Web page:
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Several thousand Japanese seek moving to disputed Kuril Islands

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Some 7,500 Japanese nationals want to move to the Kuril Islands, disputed between Japan and Russia, Japan's Foreign Minister Seiji Maehara has said.

Some 7,500 Japanese nationals want to move to the Kuril Islands, disputed between Japan and Russia, Japan's Foreign Minister Seiji Maehara has said.

"Speaking about the four northern islands, historically Russians have never lived there, they were only inhabited by the Japanese," Maehara said in the interview with Ekho Moskvy radio, reaffirming Tokyo's claim for the islands.

A dispute over the islands, called the Northern Territories in Japan, has prevented Russia and Japan from signing a peace treaty to officially end World War Two hostilities. The islands were seized by Soviet forces at the end of the conflict.

The issue came to the fore again last November after Russian President Dmitry Medvedev's visit to Kunashir, the second-largest of the four islands.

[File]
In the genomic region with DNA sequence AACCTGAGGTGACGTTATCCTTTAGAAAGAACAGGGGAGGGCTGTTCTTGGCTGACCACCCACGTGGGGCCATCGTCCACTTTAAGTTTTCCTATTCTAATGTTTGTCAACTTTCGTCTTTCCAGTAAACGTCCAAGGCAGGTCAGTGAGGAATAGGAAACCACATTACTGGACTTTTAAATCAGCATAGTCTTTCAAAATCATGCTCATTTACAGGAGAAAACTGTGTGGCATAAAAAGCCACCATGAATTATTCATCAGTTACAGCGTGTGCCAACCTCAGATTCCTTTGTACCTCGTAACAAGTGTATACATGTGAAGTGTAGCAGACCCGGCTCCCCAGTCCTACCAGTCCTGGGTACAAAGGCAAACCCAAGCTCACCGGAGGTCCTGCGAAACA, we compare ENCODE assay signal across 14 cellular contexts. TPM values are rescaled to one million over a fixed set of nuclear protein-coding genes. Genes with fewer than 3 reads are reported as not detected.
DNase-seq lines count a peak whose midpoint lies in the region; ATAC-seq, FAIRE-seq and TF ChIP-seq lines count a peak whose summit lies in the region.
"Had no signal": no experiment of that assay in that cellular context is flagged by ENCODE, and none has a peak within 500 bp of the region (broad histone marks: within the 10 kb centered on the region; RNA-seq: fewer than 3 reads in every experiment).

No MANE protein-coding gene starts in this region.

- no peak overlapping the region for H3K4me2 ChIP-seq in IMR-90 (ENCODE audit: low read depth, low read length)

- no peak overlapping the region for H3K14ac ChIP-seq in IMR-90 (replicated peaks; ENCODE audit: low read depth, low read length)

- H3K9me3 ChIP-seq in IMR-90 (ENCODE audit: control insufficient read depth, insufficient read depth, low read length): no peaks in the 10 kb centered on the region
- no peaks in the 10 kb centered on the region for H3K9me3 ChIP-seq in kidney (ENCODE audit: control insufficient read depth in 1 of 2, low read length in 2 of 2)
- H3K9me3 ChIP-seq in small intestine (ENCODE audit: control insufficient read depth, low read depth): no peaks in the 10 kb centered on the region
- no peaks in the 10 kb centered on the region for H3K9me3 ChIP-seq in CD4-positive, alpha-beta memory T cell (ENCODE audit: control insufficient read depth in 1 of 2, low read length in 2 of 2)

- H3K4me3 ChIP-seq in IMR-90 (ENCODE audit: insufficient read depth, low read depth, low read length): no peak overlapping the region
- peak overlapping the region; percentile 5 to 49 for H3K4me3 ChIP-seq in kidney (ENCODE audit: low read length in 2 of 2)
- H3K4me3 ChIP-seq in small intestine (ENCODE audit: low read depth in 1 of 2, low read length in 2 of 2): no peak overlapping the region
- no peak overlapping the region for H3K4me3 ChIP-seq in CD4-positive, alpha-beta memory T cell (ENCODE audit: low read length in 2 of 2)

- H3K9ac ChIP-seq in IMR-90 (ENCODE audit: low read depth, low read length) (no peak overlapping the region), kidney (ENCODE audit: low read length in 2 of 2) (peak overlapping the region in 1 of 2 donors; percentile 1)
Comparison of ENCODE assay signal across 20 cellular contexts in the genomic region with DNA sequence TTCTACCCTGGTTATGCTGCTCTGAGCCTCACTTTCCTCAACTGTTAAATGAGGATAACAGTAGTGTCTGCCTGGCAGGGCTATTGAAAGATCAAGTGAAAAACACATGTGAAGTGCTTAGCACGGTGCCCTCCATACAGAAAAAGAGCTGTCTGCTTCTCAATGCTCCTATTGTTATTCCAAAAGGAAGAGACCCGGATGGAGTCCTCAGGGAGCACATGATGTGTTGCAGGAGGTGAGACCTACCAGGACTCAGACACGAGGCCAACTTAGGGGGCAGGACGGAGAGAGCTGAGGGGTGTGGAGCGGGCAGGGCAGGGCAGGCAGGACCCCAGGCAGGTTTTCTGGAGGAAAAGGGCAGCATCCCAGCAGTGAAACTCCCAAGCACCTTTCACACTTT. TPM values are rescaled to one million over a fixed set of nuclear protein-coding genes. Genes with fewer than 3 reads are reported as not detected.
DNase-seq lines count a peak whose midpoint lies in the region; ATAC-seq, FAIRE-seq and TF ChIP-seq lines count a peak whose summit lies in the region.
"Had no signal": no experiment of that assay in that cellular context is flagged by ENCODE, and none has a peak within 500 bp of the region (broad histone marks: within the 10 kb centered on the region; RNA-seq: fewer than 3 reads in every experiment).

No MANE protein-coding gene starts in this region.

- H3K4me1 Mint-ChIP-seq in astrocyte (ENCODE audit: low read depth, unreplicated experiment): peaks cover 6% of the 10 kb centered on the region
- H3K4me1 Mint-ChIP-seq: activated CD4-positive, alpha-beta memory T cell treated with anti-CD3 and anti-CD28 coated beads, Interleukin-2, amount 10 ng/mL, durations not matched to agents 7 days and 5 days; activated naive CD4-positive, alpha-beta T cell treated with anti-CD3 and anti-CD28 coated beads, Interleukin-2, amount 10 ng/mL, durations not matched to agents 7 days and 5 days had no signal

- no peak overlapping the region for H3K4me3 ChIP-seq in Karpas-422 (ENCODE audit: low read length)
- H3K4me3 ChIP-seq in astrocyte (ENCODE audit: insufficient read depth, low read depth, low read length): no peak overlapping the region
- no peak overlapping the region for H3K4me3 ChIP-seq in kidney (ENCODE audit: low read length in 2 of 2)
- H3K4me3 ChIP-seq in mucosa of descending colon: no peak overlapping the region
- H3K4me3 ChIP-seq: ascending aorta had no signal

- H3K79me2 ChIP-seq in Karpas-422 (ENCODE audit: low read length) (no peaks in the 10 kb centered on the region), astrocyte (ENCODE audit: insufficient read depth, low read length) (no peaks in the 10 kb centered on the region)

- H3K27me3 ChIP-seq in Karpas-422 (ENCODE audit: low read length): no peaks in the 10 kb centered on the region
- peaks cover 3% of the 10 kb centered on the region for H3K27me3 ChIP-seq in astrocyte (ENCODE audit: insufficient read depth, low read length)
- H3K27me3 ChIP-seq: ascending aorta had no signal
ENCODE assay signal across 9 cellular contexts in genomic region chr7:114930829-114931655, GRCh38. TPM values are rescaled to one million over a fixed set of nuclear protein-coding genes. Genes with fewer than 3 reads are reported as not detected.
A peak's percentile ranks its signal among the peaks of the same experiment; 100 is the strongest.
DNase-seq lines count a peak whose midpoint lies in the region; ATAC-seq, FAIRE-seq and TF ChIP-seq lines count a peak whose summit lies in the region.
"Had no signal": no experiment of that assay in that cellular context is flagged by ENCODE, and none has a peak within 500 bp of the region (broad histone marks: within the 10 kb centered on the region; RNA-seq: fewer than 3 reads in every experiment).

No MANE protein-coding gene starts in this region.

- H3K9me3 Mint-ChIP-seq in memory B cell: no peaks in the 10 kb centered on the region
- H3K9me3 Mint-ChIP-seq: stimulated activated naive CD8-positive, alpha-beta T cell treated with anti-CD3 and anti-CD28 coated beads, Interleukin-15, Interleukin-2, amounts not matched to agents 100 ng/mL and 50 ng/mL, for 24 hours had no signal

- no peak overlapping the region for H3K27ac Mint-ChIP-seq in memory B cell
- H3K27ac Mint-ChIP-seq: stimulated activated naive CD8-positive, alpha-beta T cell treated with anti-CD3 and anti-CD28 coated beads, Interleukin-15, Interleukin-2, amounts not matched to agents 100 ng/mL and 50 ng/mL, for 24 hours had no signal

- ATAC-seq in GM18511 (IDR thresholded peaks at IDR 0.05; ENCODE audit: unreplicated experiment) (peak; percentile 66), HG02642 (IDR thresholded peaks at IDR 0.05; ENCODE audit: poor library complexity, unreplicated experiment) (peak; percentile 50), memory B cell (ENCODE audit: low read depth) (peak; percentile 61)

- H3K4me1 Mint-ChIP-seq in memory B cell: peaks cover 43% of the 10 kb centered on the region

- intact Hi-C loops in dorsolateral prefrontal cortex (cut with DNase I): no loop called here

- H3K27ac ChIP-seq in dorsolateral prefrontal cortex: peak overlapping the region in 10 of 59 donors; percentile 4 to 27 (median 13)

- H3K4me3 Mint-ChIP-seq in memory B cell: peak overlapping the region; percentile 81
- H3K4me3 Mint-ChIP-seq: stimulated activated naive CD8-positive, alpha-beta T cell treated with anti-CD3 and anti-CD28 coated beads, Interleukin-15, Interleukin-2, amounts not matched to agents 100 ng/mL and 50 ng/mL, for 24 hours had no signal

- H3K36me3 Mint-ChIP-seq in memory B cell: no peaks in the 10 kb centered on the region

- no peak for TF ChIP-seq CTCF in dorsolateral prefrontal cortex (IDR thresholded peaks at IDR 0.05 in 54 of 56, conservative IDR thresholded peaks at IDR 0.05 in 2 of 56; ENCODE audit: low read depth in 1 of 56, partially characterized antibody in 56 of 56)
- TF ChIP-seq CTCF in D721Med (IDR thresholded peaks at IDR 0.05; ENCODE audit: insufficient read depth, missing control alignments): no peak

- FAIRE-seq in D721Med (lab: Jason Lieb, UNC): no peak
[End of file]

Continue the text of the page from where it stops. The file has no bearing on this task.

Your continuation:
The Japanese foreign minister, who paid a visit to Russia on Friday amid the growing row over the Kuril Islands, said the postwar period in the Japanese-Russian relations will end only when the peace treaty is signed.

On Monday, Japan's Northern Territories Day, Japanese Prime Minister Naoto Kan called Medvedev's recent visit to Kunashir an "inexcusable rudeness," sparking an angry reaction from Moscow.

Medvedev ordered on Wednesday the deployment of additional weapons on the islands, describing them as a "strategic region" of Russia. Maehara responded by saying that Tokyo's resolve "remains absolutely unwavering."

MOSCOW, February 12 (RIA Novosti)

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